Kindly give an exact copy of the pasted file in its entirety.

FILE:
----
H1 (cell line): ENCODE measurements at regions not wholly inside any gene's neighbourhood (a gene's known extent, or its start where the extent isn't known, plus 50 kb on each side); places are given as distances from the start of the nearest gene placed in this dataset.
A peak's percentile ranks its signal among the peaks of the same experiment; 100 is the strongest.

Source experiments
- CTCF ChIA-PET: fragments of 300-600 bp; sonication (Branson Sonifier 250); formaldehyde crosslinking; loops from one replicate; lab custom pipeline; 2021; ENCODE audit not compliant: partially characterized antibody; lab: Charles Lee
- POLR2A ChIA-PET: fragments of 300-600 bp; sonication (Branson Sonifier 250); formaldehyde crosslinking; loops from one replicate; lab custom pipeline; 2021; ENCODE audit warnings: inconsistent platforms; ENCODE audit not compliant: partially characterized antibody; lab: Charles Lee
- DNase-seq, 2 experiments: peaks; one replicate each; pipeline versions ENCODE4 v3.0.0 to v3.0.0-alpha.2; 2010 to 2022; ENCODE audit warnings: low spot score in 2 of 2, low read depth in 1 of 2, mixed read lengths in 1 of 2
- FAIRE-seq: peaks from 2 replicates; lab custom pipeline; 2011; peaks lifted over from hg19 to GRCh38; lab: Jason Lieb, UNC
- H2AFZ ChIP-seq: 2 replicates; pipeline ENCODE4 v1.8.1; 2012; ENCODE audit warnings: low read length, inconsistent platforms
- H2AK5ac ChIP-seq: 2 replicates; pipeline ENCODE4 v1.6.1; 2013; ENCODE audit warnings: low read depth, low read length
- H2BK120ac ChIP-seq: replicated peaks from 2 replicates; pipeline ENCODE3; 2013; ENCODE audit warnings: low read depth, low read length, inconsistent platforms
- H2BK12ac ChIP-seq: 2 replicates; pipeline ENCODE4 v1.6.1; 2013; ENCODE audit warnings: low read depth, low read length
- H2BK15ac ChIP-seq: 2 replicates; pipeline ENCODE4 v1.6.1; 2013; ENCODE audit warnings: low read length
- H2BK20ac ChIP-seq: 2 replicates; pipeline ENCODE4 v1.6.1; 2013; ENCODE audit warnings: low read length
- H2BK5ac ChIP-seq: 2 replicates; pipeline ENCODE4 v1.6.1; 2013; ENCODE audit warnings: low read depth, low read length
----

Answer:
H1 (cell line): ENCODE measurements at regions not wholly inside any gene's neighbourhood (a gene's known extent, or its start where the extent isn't known, plus 50 kb on each side); places are given as distances from the start of the nearest gene placed in this dataset.
A peak's percentile ranks its signal among the peaks of the same experiment; 100 is the strongest.

Source experiments
- CTCF ChIA-PET: fragments of 300-600 bp; sonication (Branson Sonifier 250); formaldehyde crosslinking; loops from one replicate; lab custom pipeline; 2021; ENCODE audit not compliant: partially characterized antibody; lab: Charles Lee
- POLR2A ChIA-PET: fragments of 300-600 bp; sonication (Branson Sonifier 250); formaldehyde crosslinking; loops from one replicate; lab custom pipeline; 2021; ENCODE audit warnings: inconsistent platforms; ENCODE audit not compliant: partially characterized antibody; lab: Charles Lee
- DNase-seq, 2 experiments: peaks; one replicate each; pipeline versions ENCODE4 v3.0.0 to v3.0.0-alpha.2; 2010 to 2022; ENCODE audit warnings: low spot score in 2 of 2, low read depth in 1 of 2, mixed read lengths in 1 of 2
- FAIRE-seq: peaks from 2 replicates; lab custom pipeline; 2011; peaks lifted over from hg19 to GRCh38; lab: Jason Lieb, UNC
- H2AFZ ChIP-seq: 2 replicates; pipeline ENCODE4 v1.8.1; 2012; ENCODE audit warnings: low read length, inconsistent platforms
- H2AK5ac ChIP-seq: 2 replicates; pipeline ENCODE4 v1.6.1; 2013; ENCODE audit warnings: low read depth, low read length
- H2BK120ac ChIP-seq: replicated peaks from 2 replicates; pipeline ENCODE3; 2013; ENCODE audit warnings: low read depth, low read length, inconsistent platforms
- H2BK12ac ChIP-seq: 2 replicates; pipeline ENCODE4 v1.6.1; 2013; ENCODE audit warnings: low read depth, low read length
- H2BK15ac ChIP-seq: 2 replicates; pipeline ENCODE4 v1.6.1; 2013; ENCODE audit warnings: low read length
- H2BK20ac ChIP-seq: 2 replicates; pipeline ENCODE4 v1.6.1; 2013; ENCODE audit warnings: low read length
- H2BK5ac ChIP-seq: 2 replicates; pipeline ENCODE4 v1.6.1; 2013; ENCODE audit warnings: low read depth, low read length